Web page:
Yet caddy Joey LaCava managed to keep the news from Tiger Woods, who knew Bryant and whose career for a long time ran parallel with the Laker great.
“I was trying to win the golf tournament,” Woods said immediately after the round. “Joey realised that I was locked in on that and didn’t want to distract me with that type of news.”
“People were yelling, ‘Do it for Mamba.’ Now I understand,” Woods said, referring to Bryant’s nickname. “People yell things all the time, so I was just plodding along, doing my own thing.”
“I grew up a diehard Laker fan. He was part of the most historic franchise in the NBA. Ultimate toughness. Ultimate competitor.”
Before relocating to Florida, Woods lived not far from Bryant just outside Los Angeles.
“I had a house in Newport (Beach). We’d work out together and hang a little bit but when I sold that house I didn’t really see him that often every now and again he’d reach out and I’d reach out to him.”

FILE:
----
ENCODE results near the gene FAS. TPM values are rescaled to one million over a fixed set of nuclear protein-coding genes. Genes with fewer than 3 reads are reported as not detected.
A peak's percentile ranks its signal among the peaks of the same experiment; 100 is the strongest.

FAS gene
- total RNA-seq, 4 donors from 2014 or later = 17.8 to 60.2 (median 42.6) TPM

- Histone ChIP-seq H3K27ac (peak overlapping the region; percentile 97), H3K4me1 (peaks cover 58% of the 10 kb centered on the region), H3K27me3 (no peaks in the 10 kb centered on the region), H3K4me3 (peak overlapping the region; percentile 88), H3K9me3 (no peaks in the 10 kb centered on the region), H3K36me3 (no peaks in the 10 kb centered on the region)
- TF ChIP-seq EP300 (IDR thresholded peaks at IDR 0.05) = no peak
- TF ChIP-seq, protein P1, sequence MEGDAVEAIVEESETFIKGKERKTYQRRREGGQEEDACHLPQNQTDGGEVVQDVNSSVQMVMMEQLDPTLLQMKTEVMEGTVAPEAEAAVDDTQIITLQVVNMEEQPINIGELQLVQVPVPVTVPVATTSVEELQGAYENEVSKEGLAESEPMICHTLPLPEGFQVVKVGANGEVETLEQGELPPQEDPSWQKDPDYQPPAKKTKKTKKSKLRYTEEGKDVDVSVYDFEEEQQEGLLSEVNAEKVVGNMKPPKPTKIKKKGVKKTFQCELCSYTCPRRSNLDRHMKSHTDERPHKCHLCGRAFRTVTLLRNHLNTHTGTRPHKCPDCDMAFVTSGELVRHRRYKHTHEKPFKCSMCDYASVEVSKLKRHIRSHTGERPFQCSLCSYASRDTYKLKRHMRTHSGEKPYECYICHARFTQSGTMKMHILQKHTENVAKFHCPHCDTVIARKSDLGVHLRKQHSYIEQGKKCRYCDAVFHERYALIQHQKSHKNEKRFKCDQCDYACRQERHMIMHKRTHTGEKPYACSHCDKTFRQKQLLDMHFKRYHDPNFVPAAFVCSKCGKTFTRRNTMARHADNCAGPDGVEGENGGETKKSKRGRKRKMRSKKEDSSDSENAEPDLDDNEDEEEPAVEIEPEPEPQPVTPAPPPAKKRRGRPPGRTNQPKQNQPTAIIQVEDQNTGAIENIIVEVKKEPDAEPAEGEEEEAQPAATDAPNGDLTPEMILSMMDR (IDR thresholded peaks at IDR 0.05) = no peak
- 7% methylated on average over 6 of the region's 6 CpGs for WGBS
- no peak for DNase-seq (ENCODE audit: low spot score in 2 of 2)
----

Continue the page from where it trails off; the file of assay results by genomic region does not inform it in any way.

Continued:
“I was always getting up early, he’d get up early and we’d work out. He missed being competitive,” said Woods, speaking to media “eight or nine minutes” after learning the news.
‘We’re very similar’
“We really connected on the mental side the prep how much it takes to be prepared. I don’t have to react like he does in my sport. We can take our time, but you still have to pay attention to the details — that’s what he did probably better than any other player in NBA history.
“He paid attention to details, to those little things.
“That’s where he and I really connected. We’re very similar.”
Woods, who is 44, turned professional in August 1996. Bryant, who was 41, was drafted June that year in by the Charlotte before being traded to the Lakers and made his NBA debut in November that year.
“He came in the league and I turned pro more or less the same time. We had our 20-year run together.”
“It’s unbelievable, the reality that he’s no longer here,” said Woods.